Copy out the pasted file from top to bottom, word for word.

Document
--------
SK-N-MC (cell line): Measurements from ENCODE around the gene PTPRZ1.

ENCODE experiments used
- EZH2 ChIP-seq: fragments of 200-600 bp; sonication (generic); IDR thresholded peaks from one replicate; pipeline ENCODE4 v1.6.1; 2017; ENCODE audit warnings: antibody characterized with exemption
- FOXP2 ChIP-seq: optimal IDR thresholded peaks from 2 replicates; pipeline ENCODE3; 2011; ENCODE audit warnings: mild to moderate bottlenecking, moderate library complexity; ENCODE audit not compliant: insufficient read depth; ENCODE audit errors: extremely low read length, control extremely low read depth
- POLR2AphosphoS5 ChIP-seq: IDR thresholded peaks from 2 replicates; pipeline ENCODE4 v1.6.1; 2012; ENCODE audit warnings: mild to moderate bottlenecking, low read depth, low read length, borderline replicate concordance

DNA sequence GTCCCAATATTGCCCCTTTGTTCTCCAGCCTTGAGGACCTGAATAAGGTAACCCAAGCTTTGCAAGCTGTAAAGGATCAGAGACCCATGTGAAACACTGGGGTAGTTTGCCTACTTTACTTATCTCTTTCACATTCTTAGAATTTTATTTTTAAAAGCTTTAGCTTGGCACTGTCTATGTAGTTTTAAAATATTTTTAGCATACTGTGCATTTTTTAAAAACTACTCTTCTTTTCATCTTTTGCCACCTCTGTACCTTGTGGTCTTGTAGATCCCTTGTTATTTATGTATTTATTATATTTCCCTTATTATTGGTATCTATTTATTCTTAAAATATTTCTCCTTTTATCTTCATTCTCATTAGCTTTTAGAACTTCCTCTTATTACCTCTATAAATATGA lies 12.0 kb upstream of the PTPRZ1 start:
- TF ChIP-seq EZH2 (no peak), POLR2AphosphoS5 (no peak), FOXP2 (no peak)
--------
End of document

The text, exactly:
SK-N-MC (cell line): Measurements from ENCODE around the gene PTPRZ1.

ENCODE experiments used
- EZH2 ChIP-seq: fragments of 200-600 bp; sonication (generic); IDR thresholded peaks from one replicate; pipeline ENCODE4 v1.6.1; 2017; ENCODE audit warnings: antibody characterized with exemption
- FOXP2 ChIP-seq: optimal IDR thresholded peaks from 2 replicates; pipeline ENCODE3; 2011; ENCODE audit warnings: mild to moderate bottlenecking, moderate library complexity; ENCODE audit not compliant: insufficient read depth; ENCODE audit errors: extremely low read length, control extremely low read depth
- POLR2AphosphoS5 ChIP-seq: IDR thresholded peaks from 2 replicates; pipeline ENCODE4 v1.6.1; 2012; ENCODE audit warnings: mild to moderate bottlenecking, low read depth, low read length, borderline replicate concordance

DNA sequence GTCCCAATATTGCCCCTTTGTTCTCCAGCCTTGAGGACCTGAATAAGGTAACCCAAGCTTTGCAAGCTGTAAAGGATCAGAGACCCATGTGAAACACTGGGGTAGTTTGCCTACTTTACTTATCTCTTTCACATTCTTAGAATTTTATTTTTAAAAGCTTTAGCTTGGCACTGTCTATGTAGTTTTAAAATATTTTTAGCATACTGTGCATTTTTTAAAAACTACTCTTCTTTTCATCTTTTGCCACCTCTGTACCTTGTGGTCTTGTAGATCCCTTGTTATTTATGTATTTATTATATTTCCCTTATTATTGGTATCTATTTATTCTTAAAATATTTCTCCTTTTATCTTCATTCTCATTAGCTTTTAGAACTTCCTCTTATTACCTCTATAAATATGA lies 12.0 kb upstream of the PTPRZ1 start:
- TF ChIP-seq EZH2 (no peak), POLR2AphosphoS5 (no peak), FOXP2 (no peak)